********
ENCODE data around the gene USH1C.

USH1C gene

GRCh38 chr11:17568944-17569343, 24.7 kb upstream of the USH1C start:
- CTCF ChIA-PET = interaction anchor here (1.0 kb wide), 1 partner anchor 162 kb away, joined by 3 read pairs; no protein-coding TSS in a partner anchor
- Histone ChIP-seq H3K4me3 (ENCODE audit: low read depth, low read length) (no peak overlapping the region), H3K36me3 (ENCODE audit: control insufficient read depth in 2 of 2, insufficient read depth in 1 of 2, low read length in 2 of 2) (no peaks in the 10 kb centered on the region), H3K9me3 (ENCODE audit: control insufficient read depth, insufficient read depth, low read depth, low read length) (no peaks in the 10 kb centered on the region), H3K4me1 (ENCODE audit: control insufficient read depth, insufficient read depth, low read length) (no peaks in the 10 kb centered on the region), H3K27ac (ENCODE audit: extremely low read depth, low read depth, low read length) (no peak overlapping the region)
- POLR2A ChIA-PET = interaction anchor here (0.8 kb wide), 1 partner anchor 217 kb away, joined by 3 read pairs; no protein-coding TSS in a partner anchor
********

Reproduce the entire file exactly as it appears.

ENCODE data around the gene USH1C.

USH1C gene

GRCh38 chr11:17568944-17569343, 24.7 kb upstream of the USH1C start:
- CTCF ChIA-PET = interaction anchor here (1.0 kb wide), 1 partner anchor 162 kb away, joined by 3 read pairs; no protein-coding TSS in a partner anchor
- Histone ChIP-seq H3K4me3 (ENCODE audit: low read depth, low read length) (no peak overlapping the region), H3K36me3 (ENCODE audit: control insufficient read depth in 2 of 2, insufficient read depth in 1 of 2, low read length in 2 of 2) (no peaks in the 10 kb centered on the region), H3K9me3 (ENCODE audit: control insufficient read depth, insufficient read depth, low read depth, low read length) (no peaks in the 10 kb centered on the region), H3K4me1 (ENCODE audit: control insufficient read depth, insufficient read depth, low read length) (no peaks in the 10 kb centered on the region), H3K27ac (ENCODE audit: extremely low read depth, low read depth, low read length) (no peak overlapping the region)
- POLR2A ChIA-PET = interaction anchor here (0.8 kb wide), 1 partner anchor 217 kb away, joined by 3 read pairs; no protein-coding TSS in a partner anchor